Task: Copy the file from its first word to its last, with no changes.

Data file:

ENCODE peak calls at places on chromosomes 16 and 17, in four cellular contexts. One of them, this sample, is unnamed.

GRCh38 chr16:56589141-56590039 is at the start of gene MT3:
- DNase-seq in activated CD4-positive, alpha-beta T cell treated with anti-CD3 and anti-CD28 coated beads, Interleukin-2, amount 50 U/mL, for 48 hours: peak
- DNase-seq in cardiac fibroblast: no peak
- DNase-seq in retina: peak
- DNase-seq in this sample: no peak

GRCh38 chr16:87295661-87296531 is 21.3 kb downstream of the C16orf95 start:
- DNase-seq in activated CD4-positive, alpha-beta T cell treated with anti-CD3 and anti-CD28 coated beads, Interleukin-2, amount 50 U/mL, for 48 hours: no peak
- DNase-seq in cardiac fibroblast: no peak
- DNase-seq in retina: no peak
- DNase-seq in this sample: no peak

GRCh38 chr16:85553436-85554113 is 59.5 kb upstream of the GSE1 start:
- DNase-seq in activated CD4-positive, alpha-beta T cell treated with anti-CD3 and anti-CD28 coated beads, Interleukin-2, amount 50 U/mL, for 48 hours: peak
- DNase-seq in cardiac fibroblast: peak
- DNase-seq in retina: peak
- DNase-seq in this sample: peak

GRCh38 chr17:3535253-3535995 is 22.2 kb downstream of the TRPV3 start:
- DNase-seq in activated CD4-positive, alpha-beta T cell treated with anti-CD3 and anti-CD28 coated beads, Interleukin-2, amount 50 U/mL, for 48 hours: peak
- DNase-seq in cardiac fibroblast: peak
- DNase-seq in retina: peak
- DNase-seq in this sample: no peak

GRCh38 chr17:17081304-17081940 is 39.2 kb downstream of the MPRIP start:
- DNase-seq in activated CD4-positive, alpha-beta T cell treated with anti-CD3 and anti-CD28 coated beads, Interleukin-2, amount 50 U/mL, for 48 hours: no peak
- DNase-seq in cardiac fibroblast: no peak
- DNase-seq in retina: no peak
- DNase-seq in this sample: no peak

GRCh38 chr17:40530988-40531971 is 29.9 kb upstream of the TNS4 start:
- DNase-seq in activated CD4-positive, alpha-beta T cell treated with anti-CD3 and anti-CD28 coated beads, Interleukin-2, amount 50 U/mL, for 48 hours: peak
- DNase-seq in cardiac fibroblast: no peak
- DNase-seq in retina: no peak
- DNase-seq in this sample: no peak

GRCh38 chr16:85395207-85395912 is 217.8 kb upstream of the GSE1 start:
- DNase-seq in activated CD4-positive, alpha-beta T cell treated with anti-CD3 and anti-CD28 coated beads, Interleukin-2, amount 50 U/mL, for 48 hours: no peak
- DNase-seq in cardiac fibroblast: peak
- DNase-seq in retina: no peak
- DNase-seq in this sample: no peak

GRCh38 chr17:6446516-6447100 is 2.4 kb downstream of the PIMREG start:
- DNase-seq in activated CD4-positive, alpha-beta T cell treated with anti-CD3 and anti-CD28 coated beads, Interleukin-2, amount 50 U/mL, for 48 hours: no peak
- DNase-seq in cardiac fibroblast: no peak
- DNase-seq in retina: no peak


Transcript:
ENCODE peak calls at places on chromosomes 16 and 17, in four cellular contexts. One of them, this sample, is unnamed.

GRCh38 chr16:56589141-56590039 is at the start of gene MT3:
- DNase-seq in activated CD4-positive, alpha-beta T cell treated with anti-CD3 and anti-CD28 coated beads, Interleukin-2, amount 50 U/mL, for 48 hours: peak
- DNase-seq in cardiac fibroblast: no peak
- DNase-seq in retina: peak
- DNase-seq in this sample: no peak

GRCh38 chr16:87295661-87296531 is 21.3 kb downstream of the C16orf95 start:
- DNase-seq in activated CD4-positive, alpha-beta T cell treated with anti-CD3 and anti-CD28 coated beads, Interleukin-2, amount 50 U/mL, for 48 hours: no peak
- DNase-seq in cardiac fibroblast: no peak
- DNase-seq in retina: no peak
- DNase-seq in this sample: no peak

GRCh38 chr16:85553436-85554113 is 59.5 kb upstream of the GSE1 start:
- DNase-seq in activated CD4-positive, alpha-beta T cell treated with anti-CD3 and anti-CD28 coated beads, Interleukin-2, amount 50 U/mL, for 48 hours: peak
- DNase-seq in cardiac fibroblast: peak
- DNase-seq in retina: peak
- DNase-seq in this sample: peak

GRCh38 chr17:3535253-3535995 is 22.2 kb downstream of the TRPV3 start:
- DNase-seq in activated CD4-positive, alpha-beta T cell treated with anti-CD3 and anti-CD28 coated beads, Interleukin-2, amount 50 U/mL, for 48 hours: peak
- DNase-seq in cardiac fibroblast: peak
- DNase-seq in retina: peak
- DNase-seq in this sample: no peak

GRCh38 chr17:17081304-17081940 is 39.2 kb downstream of the MPRIP start:
- DNase-seq in activated CD4-positive, alpha-beta T cell treated with anti-CD3 and anti-CD28 coated beads, Interleukin-2, amount 50 U/mL, for 48 hours: no peak
- DNase-seq in cardiac fibroblast: no peak
- DNase-seq in retina: no peak
- DNase-seq in this sample: no peak

GRCh38 chr17:40530988-40531971 is 29.9 kb upstream of the TNS4 start:
- DNase-seq in activated CD4-positive, alpha-beta T cell treated with anti-CD3 and anti-CD28 coated beads, Interleukin-2, amount 50 U/mL, for 48 hours: peak
- DNase-seq in cardiac fibroblast: no peak
- DNase-seq in retina: no peak
- DNase-seq in this sample: no peak

GRCh38 chr16:85395207-85395912 is 217.8 kb upstream of the GSE1 start:
- DNase-seq in activated CD4-positive, alpha-beta T cell treated with anti-CD3 and anti-CD28 coated beads, Interleukin-2, amount 50 U/mL, for 48 hours: no peak
- DNase-seq in cardiac fibroblast: peak
- DNase-seq in retina: no peak
- DNase-seq in this sample: no peak

GRCh38 chr17:6446516-6447100 is 2.4 kb downstream of the PIMREG start:
- DNase-seq in activated CD4-positive, alpha-beta T cell treated with anti-CD3 and anti-CD28 coated beads, Interleukin-2, amount 50 U/mL, for 48 hours: no peak
- DNase-seq in cardiac fibroblast: no peak
- DNase-seq in retina: no peak